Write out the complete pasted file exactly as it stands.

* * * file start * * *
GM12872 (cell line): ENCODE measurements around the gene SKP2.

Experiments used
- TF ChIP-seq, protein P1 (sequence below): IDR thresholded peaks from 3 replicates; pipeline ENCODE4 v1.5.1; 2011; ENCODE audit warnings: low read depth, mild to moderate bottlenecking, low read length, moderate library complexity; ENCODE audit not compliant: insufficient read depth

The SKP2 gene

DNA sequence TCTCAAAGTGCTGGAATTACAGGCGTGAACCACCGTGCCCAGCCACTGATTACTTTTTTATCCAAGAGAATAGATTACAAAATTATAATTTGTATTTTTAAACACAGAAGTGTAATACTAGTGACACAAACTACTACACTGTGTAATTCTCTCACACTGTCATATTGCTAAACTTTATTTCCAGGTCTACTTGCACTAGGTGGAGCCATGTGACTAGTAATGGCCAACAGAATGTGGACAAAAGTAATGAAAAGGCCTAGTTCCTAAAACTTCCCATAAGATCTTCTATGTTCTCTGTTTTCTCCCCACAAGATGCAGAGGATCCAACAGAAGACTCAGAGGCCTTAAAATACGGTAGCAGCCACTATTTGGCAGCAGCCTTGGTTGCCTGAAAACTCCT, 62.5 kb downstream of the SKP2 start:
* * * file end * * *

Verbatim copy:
GM12872 (cell line): ENCODE measurements around the gene SKP2.

Experiments used
- TF ChIP-seq, protein P1 (sequence below): IDR thresholded peaks from 3 replicates; pipeline ENCODE4 v1.5.1; 2011; ENCODE audit warnings: low read depth, mild to moderate bottlenecking, low read length, moderate library complexity; ENCODE audit not compliant: insufficient read depth

The SKP2 gene

DNA sequence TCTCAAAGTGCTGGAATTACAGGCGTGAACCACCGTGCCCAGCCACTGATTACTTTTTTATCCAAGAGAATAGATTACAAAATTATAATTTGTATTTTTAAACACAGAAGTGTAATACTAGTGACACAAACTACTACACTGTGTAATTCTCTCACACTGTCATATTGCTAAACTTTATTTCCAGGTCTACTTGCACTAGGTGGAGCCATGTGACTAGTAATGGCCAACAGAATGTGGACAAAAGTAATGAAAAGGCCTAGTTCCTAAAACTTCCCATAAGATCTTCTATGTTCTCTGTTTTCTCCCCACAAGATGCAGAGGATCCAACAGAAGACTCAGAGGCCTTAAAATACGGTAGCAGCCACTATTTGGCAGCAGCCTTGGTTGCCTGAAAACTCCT, 62.5 kb downstream of the SKP2 start: